Management of the patient with rosacea

  1. Establish the clinical diagnosis of rosacea (subtype, severity, ocular involvement).
  2. Prescribe treatment (topical, systemic, physical).
  3. Refer patient to an ophthalmologist when needed.
  4. Advise patient to avoid trigger factors, use photoprotection (broad spectrum, both UVA and UVB), select gentle daily skin care. Skin care becomes an important part of their therapy (see handout Skin care for rosacea patients).
  5. Avoid drugs that worsen rosacea. Stop or taper all topical corticosteroids stronger than hydrocortisone 1%. Anticipate a flare when they are discontinued.
  6. Use maintenance therapy.

Subtype Directed Therapy




Sun protection, specific skin care



Brimonidine 0.33% gel


Pulse-dye laser/KTP laser/ Nd :YAG/ intense pulsed light therapy


Avoidance of triggers
Papulo-pustular Metronidazole
Azelaic acid
Sulfacetamide/ sulfur
Low-dose doxycycline
Pulse-dye laser/KTP laser/ Nd:YAG/ intense pulsed light therapy


Avoidance of triggers


Surgery (conventional, laser)


Avoidance of triggers
Ocular Corticosteroid eyedrops Tetracyclines Eyelid warm compress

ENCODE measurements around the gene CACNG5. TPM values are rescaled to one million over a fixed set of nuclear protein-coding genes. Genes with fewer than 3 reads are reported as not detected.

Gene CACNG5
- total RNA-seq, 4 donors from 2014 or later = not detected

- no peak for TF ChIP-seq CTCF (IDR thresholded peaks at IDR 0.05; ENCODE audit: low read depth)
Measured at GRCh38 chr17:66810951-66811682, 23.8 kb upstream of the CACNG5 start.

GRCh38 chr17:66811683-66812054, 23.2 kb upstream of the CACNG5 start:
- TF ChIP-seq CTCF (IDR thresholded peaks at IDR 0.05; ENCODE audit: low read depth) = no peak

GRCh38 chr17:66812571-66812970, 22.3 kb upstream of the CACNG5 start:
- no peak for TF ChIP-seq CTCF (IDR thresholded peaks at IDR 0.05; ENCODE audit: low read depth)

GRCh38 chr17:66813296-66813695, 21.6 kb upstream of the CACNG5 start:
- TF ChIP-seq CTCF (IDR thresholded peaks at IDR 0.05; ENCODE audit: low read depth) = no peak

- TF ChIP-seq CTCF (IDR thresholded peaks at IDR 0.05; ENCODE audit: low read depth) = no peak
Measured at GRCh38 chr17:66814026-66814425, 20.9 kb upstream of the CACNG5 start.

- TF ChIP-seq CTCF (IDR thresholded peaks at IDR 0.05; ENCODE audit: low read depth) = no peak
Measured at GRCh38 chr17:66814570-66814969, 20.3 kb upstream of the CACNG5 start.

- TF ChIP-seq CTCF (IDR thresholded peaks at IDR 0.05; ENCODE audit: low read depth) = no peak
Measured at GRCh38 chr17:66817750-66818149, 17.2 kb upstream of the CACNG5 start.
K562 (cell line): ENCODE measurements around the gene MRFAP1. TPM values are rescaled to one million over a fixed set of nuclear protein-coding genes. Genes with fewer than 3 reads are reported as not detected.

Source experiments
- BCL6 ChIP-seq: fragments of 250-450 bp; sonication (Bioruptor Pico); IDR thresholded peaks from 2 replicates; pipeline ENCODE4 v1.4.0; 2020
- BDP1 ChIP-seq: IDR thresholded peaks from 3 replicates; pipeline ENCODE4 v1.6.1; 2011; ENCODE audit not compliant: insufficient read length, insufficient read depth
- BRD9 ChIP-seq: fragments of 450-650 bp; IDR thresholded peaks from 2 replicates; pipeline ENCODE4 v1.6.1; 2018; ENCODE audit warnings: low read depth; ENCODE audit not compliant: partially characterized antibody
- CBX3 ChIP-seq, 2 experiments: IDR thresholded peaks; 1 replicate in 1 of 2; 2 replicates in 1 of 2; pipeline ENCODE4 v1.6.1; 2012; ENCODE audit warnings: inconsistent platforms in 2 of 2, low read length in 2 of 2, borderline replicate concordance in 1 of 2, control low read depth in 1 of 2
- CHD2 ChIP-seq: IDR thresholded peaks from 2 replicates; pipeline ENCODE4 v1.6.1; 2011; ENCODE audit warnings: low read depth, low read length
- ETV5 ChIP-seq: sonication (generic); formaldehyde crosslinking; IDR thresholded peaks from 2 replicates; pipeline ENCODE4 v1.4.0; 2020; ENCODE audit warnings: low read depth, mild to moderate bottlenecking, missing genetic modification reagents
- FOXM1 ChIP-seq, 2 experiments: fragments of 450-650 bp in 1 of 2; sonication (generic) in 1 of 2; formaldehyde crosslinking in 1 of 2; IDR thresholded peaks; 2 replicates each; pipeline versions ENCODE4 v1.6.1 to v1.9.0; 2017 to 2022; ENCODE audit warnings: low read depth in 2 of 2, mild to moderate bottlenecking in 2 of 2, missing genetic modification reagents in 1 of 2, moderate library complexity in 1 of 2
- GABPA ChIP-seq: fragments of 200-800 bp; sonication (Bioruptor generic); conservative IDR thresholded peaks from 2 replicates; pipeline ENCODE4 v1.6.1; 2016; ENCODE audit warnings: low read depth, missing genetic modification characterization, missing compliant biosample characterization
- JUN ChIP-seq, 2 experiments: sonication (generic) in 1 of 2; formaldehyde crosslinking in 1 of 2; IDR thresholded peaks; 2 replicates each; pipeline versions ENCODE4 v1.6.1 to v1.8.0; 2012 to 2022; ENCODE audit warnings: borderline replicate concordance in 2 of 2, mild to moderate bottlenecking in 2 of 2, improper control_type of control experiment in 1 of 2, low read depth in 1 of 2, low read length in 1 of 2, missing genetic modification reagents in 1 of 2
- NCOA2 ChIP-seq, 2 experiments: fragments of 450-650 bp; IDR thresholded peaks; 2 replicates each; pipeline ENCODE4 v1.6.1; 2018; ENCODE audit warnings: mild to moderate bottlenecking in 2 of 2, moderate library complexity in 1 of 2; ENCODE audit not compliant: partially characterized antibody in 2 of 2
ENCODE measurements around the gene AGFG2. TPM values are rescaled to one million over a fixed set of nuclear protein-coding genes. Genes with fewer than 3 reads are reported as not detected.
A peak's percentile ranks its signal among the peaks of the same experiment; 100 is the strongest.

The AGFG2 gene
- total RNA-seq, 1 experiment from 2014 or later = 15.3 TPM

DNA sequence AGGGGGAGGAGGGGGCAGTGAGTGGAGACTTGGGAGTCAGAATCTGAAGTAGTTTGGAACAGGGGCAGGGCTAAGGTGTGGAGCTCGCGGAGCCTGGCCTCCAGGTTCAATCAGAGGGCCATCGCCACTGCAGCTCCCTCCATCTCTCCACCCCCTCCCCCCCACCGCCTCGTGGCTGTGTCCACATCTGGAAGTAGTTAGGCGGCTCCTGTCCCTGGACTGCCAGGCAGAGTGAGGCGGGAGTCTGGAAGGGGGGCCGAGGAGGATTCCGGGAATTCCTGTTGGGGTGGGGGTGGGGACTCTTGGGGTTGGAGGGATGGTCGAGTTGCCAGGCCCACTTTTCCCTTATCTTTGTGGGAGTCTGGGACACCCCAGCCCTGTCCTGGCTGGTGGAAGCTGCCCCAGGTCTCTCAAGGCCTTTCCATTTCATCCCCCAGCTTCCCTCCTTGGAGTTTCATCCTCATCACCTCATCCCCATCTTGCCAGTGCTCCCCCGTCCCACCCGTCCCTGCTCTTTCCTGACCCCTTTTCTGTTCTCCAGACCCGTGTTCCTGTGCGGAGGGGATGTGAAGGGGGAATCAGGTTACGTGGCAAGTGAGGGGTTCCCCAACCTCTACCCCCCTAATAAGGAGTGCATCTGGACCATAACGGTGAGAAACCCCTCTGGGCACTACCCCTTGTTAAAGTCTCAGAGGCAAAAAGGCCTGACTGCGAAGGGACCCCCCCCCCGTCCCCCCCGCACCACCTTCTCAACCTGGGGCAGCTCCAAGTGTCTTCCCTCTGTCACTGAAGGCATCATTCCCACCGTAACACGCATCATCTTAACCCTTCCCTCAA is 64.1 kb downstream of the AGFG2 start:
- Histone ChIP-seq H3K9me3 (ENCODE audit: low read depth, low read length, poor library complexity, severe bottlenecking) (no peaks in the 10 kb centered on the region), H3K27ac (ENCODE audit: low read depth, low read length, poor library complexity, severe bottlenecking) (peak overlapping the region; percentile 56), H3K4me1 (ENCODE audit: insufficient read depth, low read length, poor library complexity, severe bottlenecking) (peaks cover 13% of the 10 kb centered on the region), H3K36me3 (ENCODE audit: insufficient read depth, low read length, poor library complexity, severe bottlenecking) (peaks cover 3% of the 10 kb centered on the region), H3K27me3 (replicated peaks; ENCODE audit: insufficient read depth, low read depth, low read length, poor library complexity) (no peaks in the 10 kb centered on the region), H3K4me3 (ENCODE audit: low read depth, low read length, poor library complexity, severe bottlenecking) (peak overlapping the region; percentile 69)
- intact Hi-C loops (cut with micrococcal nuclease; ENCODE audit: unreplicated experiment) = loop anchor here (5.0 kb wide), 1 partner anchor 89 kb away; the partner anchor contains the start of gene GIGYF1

Lid hygiene
Artificial tears


  • Isotretinoin is contraindicated in pregnancy, and tetracycline-class antibiotics are contraindicated after week 14 gestation. Adequately documented contraception, a negative pregnancy test, and extensive counseling are required.
  • Topical corticosteroids can induce rosacea (steroid-induced rosacea).
  • Patients with rosacea have sensitive skin and tolerate topical irritants poorly. Topical retinoids (i.e., tretinoin cream) or high concentrations of benzoyl peroxide are not always recommended (see handout Skin care for rosacea patients).
  • It is recommended that patients are referred to an experienced dermatologist to supervise systemic isotretinoin treatment.
  • Rosacea fulminans (sudden onset of coalescent papules, pustules, nodules) may occur during pregnancy, thyroid diseases, depression, emotional stress, induced by medications. This exacerbation may require use of systemic corticosteroids (prednisone 0.5 to 1 mg/kg/day) and/or isotretinoin.

Need for dermatologic and/or ophthalmologic care

  • As the differential diagnosis and treatment of rosacea is challenging, it is always beneficial to refer the patient to a dermatologist.
  • Severe rosacea cases that require systemic isotretinoin.
  • If a diagnosis of cutaneous rosacea is suspected, an ophthalmologic examination is always beneficial to detect ocular involvement and to prevent complications such as keratitis and corneal ulcers.